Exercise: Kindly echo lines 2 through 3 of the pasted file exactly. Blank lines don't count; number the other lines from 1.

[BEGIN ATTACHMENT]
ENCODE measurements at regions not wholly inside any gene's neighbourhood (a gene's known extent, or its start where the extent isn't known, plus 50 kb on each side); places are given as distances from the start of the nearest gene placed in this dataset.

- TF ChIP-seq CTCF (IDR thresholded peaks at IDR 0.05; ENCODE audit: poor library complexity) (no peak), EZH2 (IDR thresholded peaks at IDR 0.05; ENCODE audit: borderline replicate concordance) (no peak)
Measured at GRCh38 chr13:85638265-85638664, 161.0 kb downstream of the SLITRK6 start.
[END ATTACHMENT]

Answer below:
- TF ChIP-seq CTCF (IDR thresholded peaks at IDR 0.05; ENCODE audit: poor library complexity) (no peak), EZH2 (IDR thresholded peaks at IDR 0.05; ENCODE audit: borderline replicate concordance) (no peak)
Measured at GRCh38 chr13:85638265-85638664, 161.0 kb downstream of the SLITRK6 start.